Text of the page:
By Trail Manager Jason Bies
It’s difficult to describe just how devastating the derecho was to our woodland trails. Without “before” pictures, you’ll have to trust me when I say they were completely wrecked. Due to the debris, in many cases it made more sense to reroute new trails than try to dig out old trails from underneath the rubble.
Just shy of a year later, we were finally able to reopen a majority of our trails, including a portion of the woodland trail — the new “Cedar Overlook” trail.
Those familiar with our woodland trail will notice a new path up the hill, and once at the top, surrounded by jagged white pine trunks scraping at the sky, hikers can now gaze down through the woods to see across the river valley and even catch glimpses of the Cedar River through what remains of the canopy.
For now, the rest of the woodland trail remains closed as work continues on clearing dangerous limbs and damaged trees, as well as creating new paths through debris we’re deliberately leaving behind for the ecology of the forest and the wildlife that lives there. That work is nearing completion and the new woodland trails are set to open soon. Stay tuned for further updates.
The new trails will take users past some familiar sections of property like the “ancient bog,” as well as explore new areas such as the highest point of our property. Keep your hiking shoes handy — we hope to see you in the woods soon once we give the all clear.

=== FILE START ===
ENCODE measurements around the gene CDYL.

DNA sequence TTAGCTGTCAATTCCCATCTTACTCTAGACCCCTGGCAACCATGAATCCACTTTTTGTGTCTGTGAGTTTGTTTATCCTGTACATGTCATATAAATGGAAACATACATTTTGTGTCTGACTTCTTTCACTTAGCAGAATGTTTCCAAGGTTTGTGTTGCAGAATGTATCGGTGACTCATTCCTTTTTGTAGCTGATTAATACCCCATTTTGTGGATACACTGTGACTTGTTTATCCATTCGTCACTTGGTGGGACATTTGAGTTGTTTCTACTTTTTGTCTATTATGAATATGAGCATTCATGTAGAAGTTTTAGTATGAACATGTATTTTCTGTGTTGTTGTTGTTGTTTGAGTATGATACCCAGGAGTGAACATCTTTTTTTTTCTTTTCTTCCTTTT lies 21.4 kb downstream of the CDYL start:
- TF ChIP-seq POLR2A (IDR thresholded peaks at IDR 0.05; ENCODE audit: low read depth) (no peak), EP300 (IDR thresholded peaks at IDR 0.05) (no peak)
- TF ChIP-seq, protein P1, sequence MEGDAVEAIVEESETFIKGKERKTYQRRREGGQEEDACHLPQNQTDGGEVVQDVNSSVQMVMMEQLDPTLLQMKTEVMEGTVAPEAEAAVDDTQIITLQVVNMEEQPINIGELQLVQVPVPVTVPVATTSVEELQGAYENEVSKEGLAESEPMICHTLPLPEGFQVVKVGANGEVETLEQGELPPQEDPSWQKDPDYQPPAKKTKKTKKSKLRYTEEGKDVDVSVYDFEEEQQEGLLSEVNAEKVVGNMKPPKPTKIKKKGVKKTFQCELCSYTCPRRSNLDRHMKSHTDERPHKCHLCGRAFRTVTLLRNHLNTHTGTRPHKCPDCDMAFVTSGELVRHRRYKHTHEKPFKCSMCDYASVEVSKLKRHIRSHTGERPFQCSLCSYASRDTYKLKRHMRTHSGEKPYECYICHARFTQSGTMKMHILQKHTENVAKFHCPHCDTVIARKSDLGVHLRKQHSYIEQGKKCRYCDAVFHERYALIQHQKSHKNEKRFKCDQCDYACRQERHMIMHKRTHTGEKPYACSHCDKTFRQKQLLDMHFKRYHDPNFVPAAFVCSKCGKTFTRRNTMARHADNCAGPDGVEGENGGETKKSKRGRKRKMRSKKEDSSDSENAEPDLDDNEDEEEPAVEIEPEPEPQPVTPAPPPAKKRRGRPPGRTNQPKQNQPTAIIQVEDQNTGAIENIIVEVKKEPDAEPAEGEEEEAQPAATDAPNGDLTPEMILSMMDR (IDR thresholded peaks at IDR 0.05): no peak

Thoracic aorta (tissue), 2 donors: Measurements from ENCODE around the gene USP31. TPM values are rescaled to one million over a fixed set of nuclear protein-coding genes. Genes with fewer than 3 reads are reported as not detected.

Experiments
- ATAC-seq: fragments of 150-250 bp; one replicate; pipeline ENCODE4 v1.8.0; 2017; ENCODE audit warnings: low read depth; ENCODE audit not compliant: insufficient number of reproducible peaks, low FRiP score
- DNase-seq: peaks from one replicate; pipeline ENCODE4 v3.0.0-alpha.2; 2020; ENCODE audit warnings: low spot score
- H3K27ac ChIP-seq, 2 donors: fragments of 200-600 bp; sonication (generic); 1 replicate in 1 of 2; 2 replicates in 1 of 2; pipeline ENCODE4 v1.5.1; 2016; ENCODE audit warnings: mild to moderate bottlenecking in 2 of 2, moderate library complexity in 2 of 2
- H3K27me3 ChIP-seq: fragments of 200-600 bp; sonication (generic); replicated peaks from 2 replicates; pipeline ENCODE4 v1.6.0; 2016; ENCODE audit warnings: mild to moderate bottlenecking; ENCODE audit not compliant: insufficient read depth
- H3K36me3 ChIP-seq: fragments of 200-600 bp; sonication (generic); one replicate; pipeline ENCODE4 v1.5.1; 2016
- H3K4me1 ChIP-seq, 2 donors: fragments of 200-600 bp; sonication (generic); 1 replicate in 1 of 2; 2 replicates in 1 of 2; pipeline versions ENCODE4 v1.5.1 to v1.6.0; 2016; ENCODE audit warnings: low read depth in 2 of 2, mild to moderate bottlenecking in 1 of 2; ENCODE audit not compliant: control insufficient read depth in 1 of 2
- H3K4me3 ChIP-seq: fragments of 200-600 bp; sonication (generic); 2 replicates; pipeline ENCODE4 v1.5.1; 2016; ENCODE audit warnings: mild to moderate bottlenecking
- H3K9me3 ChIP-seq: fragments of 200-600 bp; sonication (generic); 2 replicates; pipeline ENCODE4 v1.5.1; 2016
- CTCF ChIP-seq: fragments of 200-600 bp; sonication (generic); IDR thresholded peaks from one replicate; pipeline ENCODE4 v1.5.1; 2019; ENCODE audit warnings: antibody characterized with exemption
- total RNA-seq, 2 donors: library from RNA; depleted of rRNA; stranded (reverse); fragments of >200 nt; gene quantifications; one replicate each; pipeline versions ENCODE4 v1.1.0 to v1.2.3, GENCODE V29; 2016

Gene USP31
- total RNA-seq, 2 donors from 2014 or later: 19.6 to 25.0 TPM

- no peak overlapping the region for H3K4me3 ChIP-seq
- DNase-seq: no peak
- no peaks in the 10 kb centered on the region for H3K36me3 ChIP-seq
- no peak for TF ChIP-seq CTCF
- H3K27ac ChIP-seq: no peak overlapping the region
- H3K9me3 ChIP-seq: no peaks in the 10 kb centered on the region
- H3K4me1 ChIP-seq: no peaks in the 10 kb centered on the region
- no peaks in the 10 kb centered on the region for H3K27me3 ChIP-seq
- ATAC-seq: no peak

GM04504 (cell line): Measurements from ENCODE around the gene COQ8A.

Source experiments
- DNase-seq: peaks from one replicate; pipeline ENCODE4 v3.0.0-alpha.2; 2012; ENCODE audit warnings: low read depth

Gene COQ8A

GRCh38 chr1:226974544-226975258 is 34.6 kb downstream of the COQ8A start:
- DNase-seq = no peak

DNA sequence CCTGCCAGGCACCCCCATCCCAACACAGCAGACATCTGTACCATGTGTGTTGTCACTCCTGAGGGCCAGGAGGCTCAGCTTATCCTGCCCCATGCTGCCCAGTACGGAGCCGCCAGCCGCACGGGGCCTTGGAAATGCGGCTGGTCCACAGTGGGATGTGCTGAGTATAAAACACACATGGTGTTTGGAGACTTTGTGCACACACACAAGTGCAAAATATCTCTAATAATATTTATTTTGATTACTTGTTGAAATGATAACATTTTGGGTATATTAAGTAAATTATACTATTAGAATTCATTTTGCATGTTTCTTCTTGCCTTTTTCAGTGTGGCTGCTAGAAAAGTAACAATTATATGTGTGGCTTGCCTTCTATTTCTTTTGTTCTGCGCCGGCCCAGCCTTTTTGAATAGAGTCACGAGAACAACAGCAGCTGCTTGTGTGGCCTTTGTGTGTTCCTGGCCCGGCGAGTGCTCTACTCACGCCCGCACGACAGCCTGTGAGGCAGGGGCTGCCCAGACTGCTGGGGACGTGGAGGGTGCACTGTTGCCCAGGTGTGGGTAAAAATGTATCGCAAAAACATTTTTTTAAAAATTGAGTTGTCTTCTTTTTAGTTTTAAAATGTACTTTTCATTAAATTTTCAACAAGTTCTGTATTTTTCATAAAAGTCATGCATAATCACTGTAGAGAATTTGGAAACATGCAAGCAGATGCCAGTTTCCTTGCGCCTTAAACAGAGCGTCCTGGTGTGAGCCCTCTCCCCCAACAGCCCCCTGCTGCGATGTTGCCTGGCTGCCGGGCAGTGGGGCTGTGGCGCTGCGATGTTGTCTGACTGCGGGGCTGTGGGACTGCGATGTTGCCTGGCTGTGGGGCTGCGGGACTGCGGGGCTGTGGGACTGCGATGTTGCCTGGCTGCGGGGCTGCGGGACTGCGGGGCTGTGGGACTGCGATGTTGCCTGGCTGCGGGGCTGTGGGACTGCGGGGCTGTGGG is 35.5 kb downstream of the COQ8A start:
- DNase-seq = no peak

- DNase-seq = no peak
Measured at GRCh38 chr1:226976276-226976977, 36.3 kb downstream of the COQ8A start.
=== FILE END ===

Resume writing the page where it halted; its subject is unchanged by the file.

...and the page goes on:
Speaking of clear… You may have noticed some serious work going on in a field on Otis Road west of 44th St SE. The land team has been hard at work removing honeysuckle and other shrubs and trees from this former farm field in preparation for a prairie reconstruction. This three-acre site was identified last fall and clearing work started in March. A significant portion of that work has involved piling debris, which will be burned later this fall.
When I walked the site last October, I envisioned it as open ground. A field of tall grass spotted with purple and gold blowing in the wind. It’s getting easier to see it now.
As with all of our work at the Nature Center, none of this would be possible without volunteers. Sometimes they come with chainsaws, sometimes with heavy equipment, and sometimes with nothing but their two hands and a ready-to-work attitude. I can’t thank them enough for their hard work.
This week we say “happy trails” to Trail Manager Jason as he embarks on the next adventure in his career. We wish him the best of luck!
This means we are also currently hiring. See the open Trail Manager position & apply here.